Comprehensive Eye Exams
Routine eye exams are important even when our eyes and vision seem fine. This is because many blinding eye diseases have few or no warning signs until it is too late, and they have taken away some or all of our vision.
Diabetic Eye Disease, Glaucoma and Age-Related Macular Degeneration are just a few of the eye diseases that can blind you without you even knowing you have them. Finding eye diseases as early as possible gives you the best chance of saving your sight. If you haven’t had an exam for more than a year, book one now.
- Infants should have their first eye examination at or by 6 months of age.
- Children should have their first eye exam, including a measurement of vision, around age 3 before starting kindergarten. Their vision should be measured at least every few years to make sure their sight is developing normally.
- Teens should have an eye exam every two years and especially before beginning to drive, to make sure they will be safe behind the wheel.
- Adults should have an eye exam every year or two beginning at age 40, and at least once a year after age 50.
- Under South Carolina law, contact lens wearers must have annual eye exams.
- People with diabetes should have an eye examination every year starting when they are diagnosed with diabetes, no matter how old they are.
- People whose relatives have eye disease, such as glaucoma or macular degeneration, should have eye examinations once a year beginning as early as age 30, to monitor for any signs of disease.
There are essentially two types of insurance plans that cover eye exams: vision insurance and health insurance plans. Many people are confused by the difference between them when it comes to paying for their eye exam.
It is little wonder, as there are so many different permutations to the two types of plans, with different deductibles, co-pays and levels of coverage. To help you understand what exams are generally covered under which type of plan, we’ve developed this FAQ based on questions our patients often ask us.
The biggest difference is that vision plans cover “routine eye exams”, glasses and/or contact lenses, whereas medical insurance plans do not. Medical insurance plans cover disease or injury to the eye, and therefore generally cover only “medical eye exams”.
There can be similar steps and tests within both types of exams, but insurance companies focus on the reason for your visit to an eye doctor to determine your coverage.
It really depends on your “chief complaint” – that is, why you want to see an eye care professional in the first place. If you want to book an annual eye exam, or wear glasses and think you may need your prescription updated, then you would book a routine eye exam, which your vision plan would cover. However, if you also have a medical problem, such as itchy, dry, burning eyes, then that would NOT be covered by your vision plan. We would file a medical claim for treatment of any medical problem.
A routine eye exam involves a series of different tests and usually produces a diagnosis of nearsightedness, farsightedness, astigmatism or presbyopia, along with a prescription for corrective eyeglasses or contact lenses, if required.
If you don’t have a vision plan, you must pay for your routine eye exam out of pocket at the time of the exam.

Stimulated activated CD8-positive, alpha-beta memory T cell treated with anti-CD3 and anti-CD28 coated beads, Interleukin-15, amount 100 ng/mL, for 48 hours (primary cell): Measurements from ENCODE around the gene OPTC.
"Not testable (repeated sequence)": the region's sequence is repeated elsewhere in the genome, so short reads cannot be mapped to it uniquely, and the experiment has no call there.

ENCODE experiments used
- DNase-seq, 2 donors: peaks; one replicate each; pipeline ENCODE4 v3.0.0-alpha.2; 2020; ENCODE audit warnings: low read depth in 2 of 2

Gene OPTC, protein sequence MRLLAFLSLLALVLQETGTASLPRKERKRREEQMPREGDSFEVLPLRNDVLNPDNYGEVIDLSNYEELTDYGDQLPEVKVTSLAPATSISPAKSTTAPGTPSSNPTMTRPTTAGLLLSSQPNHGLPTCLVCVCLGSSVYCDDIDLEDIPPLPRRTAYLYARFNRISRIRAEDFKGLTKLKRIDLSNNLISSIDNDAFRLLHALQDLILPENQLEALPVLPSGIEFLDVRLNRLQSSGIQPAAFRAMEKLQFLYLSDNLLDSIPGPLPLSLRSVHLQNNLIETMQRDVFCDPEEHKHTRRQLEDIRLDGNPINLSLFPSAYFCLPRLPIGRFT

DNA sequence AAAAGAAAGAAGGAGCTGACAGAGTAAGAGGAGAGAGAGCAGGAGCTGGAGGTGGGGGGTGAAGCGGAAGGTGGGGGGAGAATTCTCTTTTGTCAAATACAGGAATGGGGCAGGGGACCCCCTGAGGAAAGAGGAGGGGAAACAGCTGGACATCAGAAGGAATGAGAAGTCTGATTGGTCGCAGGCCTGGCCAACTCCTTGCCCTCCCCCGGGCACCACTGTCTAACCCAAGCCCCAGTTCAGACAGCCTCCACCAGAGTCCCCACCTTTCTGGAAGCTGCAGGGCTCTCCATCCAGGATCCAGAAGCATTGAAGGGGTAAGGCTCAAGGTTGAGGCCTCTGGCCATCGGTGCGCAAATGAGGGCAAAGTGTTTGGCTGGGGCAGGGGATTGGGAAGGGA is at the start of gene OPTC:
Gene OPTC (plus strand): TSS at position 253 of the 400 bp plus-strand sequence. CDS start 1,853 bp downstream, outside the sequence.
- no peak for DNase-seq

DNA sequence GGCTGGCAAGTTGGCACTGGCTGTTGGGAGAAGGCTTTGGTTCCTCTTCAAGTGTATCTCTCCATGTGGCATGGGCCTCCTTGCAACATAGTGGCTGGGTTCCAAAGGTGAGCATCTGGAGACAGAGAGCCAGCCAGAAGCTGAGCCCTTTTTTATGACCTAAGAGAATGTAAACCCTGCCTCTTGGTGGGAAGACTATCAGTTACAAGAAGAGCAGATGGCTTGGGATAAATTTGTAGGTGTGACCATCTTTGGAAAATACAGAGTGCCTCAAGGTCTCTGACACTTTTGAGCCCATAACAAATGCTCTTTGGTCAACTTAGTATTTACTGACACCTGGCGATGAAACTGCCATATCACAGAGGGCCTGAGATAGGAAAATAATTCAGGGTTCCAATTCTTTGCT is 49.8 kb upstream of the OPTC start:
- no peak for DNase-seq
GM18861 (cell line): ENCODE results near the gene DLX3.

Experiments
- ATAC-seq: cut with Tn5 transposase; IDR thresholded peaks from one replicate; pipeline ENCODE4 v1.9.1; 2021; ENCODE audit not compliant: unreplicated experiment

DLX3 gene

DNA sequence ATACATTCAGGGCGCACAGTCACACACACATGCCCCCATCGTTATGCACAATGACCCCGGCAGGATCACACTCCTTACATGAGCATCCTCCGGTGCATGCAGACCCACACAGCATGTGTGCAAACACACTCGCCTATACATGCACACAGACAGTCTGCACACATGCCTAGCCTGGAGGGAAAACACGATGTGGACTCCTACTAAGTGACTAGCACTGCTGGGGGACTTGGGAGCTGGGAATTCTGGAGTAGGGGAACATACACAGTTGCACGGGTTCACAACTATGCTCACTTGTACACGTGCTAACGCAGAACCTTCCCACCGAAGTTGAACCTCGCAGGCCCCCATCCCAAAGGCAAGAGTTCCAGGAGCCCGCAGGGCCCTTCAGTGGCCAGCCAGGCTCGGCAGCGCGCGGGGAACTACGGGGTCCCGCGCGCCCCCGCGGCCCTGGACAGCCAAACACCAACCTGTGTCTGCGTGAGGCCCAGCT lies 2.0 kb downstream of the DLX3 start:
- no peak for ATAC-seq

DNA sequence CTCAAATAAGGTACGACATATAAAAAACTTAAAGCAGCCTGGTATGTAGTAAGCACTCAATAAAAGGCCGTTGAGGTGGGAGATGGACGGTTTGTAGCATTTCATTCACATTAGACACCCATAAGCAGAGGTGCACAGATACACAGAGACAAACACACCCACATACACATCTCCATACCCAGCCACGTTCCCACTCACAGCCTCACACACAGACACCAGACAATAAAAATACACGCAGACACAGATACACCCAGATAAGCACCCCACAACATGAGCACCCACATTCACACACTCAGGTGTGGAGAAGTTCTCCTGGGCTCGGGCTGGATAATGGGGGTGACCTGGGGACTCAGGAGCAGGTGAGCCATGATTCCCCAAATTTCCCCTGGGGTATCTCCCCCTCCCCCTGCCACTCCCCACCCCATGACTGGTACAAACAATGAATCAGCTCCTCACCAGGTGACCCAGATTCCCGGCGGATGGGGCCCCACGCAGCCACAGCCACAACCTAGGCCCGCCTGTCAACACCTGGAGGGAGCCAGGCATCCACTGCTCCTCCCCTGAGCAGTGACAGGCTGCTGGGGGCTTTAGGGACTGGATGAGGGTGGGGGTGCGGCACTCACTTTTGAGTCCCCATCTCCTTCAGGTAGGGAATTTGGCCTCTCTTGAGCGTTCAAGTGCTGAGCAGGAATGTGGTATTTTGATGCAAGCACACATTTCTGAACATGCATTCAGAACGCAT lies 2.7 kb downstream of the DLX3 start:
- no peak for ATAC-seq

If you are suffering from an eye disease or condition, such as glaucoma or diabetic retinopathy, or suffer from dry eye or have an eye injury, then you would book a medical eye exam. The medical exam would be covered by your health insurance plan. Again, if you don’t have health insurance coverage, you would have to pay for the exam out of pocket or use our payment plan.
Note if you ever incur an eye injury, call our office immediately and you’ll be seen as soon as possible. After regular office hours, phone 855‑654‑2020 and press 5; the “doctor on call” will return your call promptly. Alternatively, call the emergency department at your nearest hospital.
If you booked a routine eye exam, your eye doctor will complete that exam and your vision plan would be billed. Your doctor will then schedule a follow-up medical eye exam to do additional tests and diagnose the possible eye disease. The follow-up medical eye exam would be billed to your health insurance plan.
Yes, or more frequent exams if your doctor deems them necessary, but once you are being treated for a medical eye condition, you would be booked in for a medical eye exam, and your health insurance would be billed.
A refraction is an essential part of a comprehensive eye exam that determines your eye’s best vision and prescription. It is the test where the doctor asks: “Which lens is better, one or two”? It measures nearsightedness, farsightedness, astigmatism or presbyopia. The doctor places an instrument called a phoropter in front of your eyes. You are shown a series of lens comparisons and indicate which is clearer. The results of the test are used to develop your prescription and monitor any changes in your vision.
If a patient is experiencing blurred or decreased vision, refraction determines if this is due to a need for corrective lenses or a medical problem. For patients anticipating cataract surgery, a refraction is required to prove that vision cannot be corrected with glasses and eye surgery is medically necessary. Patients who have a refraction will receive a new prescription valid for one year.
Our doctors consider refraction a critical component of any eye exam. It is the best way to monitor any changes in your vision over time.